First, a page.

19th February 2018
Established 1872. Online since 1996.

Bus contracts plan stalls amid fears over service cuts

In an embarrassing about-face the council has been forced to abandon its plans to award 288 new bus contracts for school and public services.

Instead, existing contracts are going to be extended until the end of March next year.

A tendering process that began earlier this year was intended to simplify the hugely complicated system of contracts, and to save money. But once the tenders were received and analysed they were found to be “more than we could afford,” in the words of the chairman of the council’s development committee Alistair Cooper.

“The reality is,” Mr Cooper said, “that when the tenders came back in, with the way the contracts had been packaged, it was going to be very difficult to do as much as we would like to do, and there was going to be potential for serious diminution of the service.”

Back in March, transport officials assured councillors that a series of criteria had been devised that would allow cuts to be made to the £3.6 million service in the least damaging way possible, should a scenario such as this emerge. But after two meetings held in private this week it seems that no satisfactory conclusion could be found.

Alistair Cooper said that, despite this setback, bus operators were continuing to hold talks with the SIC, and he was confident that new contracts could be awarded before the end of the financial year.

However, “I think we have to be honest and say that there will be a diminution of the service,” he added. “What we’re trying to do is [to continue to provide] as much of the stuff which allows folk to have some sort of a life out in the periphery, bearing in mind that the bus users are the ones that doesna hae a car, is on low incomes, and that we need to protect as best we can.”

Mr Cooper explained that “For the current year there is sufficient money to extend the existing contracts,” but that this could not be allowed to continue. Cuts would have to be made in the next financial year.

“We’re looking to achieve what we can,” he said, “and we may have to come back and say ‘well, this is what we can do with the money we have; this is what’s going to have to fall off, possibly’. And we have to have a dialogue, and we have to understand the consequences of some of that stuff falling off, if you know what I mean. And that’s when the difficult decisions have to be made.”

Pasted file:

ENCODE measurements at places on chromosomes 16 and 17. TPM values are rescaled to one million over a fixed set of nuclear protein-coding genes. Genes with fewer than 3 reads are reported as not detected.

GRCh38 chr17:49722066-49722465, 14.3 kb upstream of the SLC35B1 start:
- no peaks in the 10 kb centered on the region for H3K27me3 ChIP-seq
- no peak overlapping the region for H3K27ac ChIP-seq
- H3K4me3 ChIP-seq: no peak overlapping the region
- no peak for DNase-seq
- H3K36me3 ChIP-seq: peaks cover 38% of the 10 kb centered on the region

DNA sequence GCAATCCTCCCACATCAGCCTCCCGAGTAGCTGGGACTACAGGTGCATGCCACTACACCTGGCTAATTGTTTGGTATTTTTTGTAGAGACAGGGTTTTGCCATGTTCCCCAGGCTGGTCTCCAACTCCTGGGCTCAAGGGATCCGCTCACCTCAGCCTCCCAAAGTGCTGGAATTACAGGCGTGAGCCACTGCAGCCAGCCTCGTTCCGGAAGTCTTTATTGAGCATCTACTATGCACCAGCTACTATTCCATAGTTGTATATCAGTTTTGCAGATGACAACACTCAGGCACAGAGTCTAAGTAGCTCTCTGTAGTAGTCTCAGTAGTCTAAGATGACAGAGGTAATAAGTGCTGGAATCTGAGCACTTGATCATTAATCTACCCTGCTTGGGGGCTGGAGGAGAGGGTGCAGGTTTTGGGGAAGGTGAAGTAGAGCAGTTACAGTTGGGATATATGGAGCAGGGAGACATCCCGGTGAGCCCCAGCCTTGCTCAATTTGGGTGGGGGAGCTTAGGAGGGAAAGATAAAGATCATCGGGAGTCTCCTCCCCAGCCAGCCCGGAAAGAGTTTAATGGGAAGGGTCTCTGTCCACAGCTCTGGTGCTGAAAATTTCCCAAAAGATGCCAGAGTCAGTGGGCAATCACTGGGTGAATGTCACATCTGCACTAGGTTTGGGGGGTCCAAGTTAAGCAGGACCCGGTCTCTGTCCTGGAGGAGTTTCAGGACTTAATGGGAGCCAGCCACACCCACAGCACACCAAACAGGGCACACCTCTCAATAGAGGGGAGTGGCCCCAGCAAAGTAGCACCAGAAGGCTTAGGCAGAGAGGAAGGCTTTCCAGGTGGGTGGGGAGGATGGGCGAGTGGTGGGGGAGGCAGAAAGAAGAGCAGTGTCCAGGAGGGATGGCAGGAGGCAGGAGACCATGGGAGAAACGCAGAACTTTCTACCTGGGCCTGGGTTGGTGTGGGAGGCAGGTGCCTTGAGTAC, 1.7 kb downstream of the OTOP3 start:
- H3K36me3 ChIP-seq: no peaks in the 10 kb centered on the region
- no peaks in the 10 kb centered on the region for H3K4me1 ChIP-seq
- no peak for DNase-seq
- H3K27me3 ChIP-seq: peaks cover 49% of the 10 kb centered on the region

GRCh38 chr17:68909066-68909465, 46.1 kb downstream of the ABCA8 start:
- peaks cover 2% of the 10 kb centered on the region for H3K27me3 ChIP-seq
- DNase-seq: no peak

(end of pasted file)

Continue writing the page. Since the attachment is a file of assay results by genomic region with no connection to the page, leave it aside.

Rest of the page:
In a statement on Wednesday, Mr Cooper added: “Having an effective and efficient bus service is vital for our economy. The council and ZetTrans are working with bus operators to establish a network which meets our needs and which we can afford.”

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7 comments

  1. Brian Smith

    There won’t be a ‘diminution of service’ for 95% of councillors, because they never use the things. Much easier to cut something that someone else needs . . .

    Reply
  2. Sandy McMillan

    Once again the Council will hit them that are in need of a service, This Council again don’t seem to know what they are doing, as long as it does not effect them.

    Reply
  3. John Tulloch

    Whit wye do we nivver hear ony wird aboot “da need ta reduce wir carbon fitprint” noo-a-days?

    Dat wis wint ta be da maist imporrtint thing of aa’? I tocht at electric buses wi’ free fuel fae windmills wis gyaa’in’ ta be compulsory?

    Whit aboot wir graand-bairns noo?

    Reply
  4. Johan Adamson

    Finally, a realisation that buses need to be paid for and costs have gone up. And with the gas plant, there are even fewer buses and drivers available for the contracts and the school runs. They can charge what they like. They are talking about only picking the bairns up for school from certain points and making them walk two miles. Forget about it on our roads with the lack of pavements and dangerous routes. I wonder if the closure of the junior highs looks so efficient now because that means even more busing? Oh, but silly me, this is a different budget so you dont have to look at anything outside your particular silo.

    Reply
  5. Harry Dent

    This will obviously affect residents who cannot afford a car, but it all also damage tourism; not every visitor to the islands can drive.

    Along with the closure of Clickimin camp site, the message is getting louder and clearer that Shetland isn’t especially bothered whether it attracts visitors or not.

    Reply
  6. Christopher Ritch

    Well well. Transport costs are more than SIC expected. Please take note all councillors in favour of shutting rural schools – transport costs will only ever get higher.

    Reply
  7. Sandy McMillan

    What I cant understand why is the Council still hitting the vulnerable, Is it not time they opened there eyes and started to take from the Departments that are grossly over paid and over staffed,
    The latest story is that the Christmas Bonus is in the firing line to be cut back, the Xmas bonus is about all we get from the Oil fund, I sense fear in the Council camp when it comes to removing the over abundant, over paid Top Guns, get a grip the Twenty Two of you Democratically elected members, help the folk of Shetland that are in need, instead of trampling them into the ground.

    Reply

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